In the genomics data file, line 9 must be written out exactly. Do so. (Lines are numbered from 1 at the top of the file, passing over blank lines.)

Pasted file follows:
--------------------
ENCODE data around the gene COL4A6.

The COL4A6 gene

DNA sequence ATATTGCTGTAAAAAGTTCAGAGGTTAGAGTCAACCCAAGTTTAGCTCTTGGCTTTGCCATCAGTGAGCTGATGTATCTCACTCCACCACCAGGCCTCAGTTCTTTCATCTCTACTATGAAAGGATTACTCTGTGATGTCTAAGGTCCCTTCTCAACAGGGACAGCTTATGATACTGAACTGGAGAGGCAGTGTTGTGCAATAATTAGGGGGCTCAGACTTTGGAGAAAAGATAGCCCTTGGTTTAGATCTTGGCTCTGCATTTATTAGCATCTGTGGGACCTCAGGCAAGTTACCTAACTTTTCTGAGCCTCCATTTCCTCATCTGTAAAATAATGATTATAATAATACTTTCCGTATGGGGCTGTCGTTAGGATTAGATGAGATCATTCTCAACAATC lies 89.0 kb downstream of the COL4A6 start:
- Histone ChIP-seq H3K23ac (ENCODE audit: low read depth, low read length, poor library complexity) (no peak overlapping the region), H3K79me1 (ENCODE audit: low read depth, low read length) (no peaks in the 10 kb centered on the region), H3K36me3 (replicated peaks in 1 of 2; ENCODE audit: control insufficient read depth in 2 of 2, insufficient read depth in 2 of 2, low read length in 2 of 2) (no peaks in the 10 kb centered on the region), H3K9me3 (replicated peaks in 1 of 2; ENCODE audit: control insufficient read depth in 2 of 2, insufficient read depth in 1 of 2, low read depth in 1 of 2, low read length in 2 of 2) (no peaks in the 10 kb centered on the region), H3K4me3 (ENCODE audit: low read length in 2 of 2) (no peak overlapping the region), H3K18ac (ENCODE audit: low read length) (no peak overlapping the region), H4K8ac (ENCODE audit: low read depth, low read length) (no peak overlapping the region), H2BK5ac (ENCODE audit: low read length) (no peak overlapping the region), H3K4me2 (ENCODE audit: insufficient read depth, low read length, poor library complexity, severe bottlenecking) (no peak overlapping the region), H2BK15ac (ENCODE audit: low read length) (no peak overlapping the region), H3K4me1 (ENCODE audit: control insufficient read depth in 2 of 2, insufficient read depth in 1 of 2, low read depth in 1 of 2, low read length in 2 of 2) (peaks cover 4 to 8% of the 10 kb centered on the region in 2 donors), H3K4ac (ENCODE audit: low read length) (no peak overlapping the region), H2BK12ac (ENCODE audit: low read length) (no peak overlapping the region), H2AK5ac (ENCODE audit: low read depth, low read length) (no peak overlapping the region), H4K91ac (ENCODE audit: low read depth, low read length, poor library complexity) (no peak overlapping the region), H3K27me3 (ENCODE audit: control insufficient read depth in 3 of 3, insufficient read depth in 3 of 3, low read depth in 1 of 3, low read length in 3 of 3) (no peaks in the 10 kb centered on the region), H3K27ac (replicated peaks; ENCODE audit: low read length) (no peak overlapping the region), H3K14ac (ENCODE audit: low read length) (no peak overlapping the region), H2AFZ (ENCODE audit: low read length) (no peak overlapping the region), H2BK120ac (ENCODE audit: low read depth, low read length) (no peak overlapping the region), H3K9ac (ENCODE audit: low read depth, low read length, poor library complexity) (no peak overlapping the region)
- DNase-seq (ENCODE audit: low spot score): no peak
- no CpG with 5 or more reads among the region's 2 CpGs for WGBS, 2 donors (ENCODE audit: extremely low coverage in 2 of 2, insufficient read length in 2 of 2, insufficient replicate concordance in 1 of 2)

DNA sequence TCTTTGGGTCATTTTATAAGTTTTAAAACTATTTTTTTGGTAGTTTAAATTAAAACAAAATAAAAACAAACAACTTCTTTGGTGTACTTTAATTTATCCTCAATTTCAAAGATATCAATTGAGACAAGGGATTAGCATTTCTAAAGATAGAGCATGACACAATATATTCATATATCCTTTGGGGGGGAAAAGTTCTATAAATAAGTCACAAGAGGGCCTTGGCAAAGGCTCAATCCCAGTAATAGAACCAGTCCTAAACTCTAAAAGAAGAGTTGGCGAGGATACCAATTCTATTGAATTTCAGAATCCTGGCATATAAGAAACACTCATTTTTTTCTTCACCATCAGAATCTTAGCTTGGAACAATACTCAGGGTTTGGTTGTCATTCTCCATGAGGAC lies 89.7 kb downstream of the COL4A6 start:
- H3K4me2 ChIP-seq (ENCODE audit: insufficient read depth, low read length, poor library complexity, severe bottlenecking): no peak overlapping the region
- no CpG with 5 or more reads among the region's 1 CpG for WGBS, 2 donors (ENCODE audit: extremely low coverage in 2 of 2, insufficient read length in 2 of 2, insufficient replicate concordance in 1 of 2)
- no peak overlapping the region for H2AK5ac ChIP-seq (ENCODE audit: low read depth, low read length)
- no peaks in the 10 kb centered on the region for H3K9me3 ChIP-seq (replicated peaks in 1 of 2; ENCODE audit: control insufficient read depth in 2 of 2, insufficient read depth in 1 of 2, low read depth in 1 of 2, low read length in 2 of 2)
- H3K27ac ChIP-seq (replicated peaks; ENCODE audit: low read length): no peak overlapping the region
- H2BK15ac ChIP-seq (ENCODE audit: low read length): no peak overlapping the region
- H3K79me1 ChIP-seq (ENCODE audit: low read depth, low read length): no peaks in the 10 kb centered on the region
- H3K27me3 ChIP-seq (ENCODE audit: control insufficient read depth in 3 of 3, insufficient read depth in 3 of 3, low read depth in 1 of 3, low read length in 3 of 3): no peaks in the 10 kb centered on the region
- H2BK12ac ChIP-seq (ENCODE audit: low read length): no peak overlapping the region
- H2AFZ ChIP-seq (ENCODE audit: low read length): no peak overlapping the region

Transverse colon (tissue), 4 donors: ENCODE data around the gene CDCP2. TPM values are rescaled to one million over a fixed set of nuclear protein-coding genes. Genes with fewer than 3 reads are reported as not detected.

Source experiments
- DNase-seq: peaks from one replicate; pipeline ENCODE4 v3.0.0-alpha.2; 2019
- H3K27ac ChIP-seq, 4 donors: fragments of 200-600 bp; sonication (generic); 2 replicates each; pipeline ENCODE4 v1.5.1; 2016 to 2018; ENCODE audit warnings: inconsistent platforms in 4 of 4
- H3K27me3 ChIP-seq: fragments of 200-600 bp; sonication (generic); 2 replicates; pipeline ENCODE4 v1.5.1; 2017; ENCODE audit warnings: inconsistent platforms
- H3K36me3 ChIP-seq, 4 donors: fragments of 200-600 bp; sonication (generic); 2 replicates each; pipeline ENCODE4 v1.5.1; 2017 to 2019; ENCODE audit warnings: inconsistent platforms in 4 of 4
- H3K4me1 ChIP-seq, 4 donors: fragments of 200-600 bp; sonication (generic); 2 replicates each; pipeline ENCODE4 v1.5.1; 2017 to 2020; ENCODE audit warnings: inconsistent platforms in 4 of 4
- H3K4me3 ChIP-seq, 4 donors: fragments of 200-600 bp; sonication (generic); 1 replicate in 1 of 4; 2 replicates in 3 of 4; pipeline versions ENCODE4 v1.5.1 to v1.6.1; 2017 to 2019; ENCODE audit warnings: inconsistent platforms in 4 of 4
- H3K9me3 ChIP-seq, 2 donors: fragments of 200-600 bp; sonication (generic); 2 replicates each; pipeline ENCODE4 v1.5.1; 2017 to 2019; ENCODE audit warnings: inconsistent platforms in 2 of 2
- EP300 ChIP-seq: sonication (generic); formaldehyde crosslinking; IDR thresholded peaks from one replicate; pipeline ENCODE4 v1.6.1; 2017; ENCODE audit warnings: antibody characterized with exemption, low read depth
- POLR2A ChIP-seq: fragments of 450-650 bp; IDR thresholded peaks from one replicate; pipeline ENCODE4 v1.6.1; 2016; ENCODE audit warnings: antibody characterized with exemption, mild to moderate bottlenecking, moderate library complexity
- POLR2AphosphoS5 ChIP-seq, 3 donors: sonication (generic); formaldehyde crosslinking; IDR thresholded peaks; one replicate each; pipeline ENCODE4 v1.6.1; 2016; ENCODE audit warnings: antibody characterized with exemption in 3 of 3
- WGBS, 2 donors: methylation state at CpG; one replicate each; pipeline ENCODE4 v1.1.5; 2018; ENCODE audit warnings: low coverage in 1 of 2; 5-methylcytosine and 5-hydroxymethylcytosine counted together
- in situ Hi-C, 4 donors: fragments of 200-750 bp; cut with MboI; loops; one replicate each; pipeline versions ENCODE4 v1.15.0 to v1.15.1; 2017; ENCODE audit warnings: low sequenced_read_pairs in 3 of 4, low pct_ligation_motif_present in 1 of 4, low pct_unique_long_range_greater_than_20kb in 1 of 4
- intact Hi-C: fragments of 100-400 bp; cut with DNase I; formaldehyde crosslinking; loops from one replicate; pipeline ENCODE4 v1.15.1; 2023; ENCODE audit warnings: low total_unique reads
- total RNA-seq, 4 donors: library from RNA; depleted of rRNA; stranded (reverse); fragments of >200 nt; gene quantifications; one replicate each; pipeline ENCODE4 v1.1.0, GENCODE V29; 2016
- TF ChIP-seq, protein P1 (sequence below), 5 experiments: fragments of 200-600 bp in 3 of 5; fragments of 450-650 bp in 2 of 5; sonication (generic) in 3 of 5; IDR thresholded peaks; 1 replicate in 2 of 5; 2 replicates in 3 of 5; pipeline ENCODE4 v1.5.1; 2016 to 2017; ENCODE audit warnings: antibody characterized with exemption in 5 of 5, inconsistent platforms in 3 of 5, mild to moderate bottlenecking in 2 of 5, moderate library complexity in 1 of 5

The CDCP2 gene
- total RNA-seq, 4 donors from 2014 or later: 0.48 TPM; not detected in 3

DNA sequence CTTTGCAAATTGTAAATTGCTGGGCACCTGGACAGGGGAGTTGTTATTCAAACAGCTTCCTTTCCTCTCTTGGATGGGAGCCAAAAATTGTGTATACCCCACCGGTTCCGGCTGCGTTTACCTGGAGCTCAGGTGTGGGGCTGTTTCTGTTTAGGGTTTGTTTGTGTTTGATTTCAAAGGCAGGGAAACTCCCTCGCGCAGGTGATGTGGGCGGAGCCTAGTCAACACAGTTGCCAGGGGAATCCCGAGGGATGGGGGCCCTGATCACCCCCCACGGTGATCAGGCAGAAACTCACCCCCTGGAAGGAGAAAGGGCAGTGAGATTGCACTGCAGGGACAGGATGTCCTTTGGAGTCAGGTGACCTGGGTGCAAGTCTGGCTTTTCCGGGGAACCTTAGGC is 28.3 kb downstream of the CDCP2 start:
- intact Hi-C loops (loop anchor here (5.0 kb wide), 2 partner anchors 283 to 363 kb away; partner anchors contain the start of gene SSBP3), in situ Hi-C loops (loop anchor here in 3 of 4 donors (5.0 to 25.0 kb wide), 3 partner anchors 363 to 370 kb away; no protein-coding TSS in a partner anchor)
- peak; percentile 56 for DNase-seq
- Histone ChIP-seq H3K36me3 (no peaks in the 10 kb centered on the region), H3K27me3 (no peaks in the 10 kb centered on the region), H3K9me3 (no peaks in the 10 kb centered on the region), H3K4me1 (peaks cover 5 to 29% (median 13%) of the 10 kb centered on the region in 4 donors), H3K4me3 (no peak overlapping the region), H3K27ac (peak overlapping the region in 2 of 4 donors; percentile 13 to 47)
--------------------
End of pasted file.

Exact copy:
- no CpG with 5 or more reads among the region's 1 CpG for WGBS, 2 donors (ENCODE audit: extremely low coverage in 2 of 2, insufficient read length in 2 of 2, insufficient replicate concordance in 1 of 2)